View Article: PubMed Central - PubMed

Affiliation: Hospital das Clínicas, Universidade de São Paulo, São Paulo, SP, Brazil. rinaldo_focaccia@uol.com.br

AUTOMATICALLY GENERATED EXCERPT
Please rate it.

After 3 months of voriconazole therapy, plasma C-reactive protein normalized, and Technetium-99 m/Gallium-67 scintillography showed no evidence of osteomyelitis... Liposomal amphotericin B was considered the most suitable clinical treatment for invasive aspergillosis until recently... Another potential option is the new formulation of oral itraconazole solution, which penetrates bone tissue more effectively and can be used as a prolonged outpatient treatment... The adverse effects reported include transient visual disturbances, hepatotoxicity, and severe photosensitivity rash, which must be taken into consideration when long courses of therapy are required, as in the case of osteomyelitis... Most studies have reported mild to moderate adverse effects, which did not lead to the discontinuation of therapy... In a case series of 12 patients with Aspergillus spp. osteomyelitis, 63.6% responded to antifungal combinations including voriconazole... Mouas et al. reviewed the cases of 20 patients with bone aspergillosis treated with voriconazole (in 2 cases as first-line therapy and in 18 cases as salvage therapy because treatment had failed or the patient did not tolerate the previous antifungal therapy) and found that there was a satisfactory response in 55% of patients... Regarding chest wounds, most algorithms recommend its use following surgical debridement, as it allows for wound drainage, granulation stimulation, increased tissue blood flow, chest wall stabilization, chest cavity isolation to prevent contamination, and the maintenance of a moist environment... Consequently, the rate of reinfection and the length of the patient's hospital stay are decreased... In our case, however, it was possible to perform primary closure... In conclusion, invasive bone aspergillosis should be considered when dealing with slowly progressive chest wall wound infections following cardiac surgery, even in immunocompetent patients.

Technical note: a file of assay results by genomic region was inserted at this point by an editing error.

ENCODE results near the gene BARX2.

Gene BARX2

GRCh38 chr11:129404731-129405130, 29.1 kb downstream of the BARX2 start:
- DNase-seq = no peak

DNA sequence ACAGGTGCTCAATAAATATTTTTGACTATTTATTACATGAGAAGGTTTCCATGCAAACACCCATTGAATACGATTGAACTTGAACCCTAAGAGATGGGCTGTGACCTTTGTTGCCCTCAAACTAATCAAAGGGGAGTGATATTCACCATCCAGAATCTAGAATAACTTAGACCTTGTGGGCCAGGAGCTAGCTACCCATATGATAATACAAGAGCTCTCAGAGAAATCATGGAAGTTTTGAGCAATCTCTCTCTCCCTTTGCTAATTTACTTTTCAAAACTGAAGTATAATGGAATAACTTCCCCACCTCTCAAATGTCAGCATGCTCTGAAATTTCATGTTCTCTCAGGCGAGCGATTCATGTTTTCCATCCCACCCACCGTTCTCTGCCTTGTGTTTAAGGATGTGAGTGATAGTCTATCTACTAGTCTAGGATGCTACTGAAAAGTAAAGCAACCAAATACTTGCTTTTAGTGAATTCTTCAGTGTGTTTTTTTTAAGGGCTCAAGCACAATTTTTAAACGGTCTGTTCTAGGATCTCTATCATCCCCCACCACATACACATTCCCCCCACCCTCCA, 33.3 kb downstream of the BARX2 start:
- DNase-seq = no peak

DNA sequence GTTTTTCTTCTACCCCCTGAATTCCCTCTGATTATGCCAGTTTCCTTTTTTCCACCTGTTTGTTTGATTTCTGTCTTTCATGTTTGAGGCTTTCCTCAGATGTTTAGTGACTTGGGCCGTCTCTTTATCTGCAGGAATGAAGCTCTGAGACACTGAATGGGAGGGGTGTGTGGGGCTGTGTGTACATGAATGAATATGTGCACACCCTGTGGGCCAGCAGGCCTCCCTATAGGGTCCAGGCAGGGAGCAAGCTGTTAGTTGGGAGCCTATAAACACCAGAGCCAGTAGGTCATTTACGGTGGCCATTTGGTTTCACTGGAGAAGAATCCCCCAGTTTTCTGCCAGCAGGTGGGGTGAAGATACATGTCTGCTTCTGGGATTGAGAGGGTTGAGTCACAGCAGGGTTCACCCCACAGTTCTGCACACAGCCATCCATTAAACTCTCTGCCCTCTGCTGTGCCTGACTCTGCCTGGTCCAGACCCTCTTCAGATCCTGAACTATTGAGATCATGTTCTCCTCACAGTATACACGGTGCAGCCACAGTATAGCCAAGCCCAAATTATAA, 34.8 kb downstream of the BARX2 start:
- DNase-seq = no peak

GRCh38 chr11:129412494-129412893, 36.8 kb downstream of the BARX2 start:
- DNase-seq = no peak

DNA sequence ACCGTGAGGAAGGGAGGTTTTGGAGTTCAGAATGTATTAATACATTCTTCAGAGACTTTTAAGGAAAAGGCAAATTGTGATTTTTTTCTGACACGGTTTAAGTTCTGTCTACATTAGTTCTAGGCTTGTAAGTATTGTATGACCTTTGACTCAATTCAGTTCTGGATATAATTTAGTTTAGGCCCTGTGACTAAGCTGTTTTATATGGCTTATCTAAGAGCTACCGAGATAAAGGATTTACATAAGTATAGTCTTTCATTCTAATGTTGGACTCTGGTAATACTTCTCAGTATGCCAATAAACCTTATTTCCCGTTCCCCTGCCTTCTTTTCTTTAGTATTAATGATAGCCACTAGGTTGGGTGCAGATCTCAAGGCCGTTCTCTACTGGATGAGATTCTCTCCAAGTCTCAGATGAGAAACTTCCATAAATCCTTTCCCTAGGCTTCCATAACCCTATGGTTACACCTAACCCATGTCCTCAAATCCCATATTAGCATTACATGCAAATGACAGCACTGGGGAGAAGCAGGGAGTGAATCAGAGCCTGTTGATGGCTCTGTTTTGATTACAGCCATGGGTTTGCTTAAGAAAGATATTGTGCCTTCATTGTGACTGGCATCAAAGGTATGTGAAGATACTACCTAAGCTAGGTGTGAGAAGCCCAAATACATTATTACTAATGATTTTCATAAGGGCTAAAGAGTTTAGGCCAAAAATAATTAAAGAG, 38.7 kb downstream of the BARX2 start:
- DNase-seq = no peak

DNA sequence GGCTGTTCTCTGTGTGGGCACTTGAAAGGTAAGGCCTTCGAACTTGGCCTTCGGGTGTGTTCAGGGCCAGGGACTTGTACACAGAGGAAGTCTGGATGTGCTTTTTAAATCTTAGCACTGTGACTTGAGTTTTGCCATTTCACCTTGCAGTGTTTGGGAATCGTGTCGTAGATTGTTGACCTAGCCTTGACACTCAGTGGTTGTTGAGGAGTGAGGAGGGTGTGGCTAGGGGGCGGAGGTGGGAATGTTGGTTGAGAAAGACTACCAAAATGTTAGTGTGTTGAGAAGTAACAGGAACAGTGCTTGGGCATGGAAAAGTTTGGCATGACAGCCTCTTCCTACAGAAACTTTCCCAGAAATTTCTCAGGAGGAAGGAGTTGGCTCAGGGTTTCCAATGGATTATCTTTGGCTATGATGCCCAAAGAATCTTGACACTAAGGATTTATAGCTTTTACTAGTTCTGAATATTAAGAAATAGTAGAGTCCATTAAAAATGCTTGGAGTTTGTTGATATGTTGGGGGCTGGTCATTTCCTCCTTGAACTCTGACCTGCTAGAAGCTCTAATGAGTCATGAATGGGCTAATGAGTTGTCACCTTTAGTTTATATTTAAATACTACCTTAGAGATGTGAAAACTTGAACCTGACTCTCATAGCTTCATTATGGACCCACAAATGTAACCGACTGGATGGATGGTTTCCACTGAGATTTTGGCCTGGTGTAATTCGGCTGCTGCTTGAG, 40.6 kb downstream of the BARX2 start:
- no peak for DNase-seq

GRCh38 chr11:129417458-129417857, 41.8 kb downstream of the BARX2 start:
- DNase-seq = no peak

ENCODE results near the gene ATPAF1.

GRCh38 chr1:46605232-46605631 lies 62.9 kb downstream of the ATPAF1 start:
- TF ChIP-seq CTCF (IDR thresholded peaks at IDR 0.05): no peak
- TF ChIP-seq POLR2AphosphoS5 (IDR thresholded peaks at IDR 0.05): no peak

Show MeSH
Related in: MedlinePlus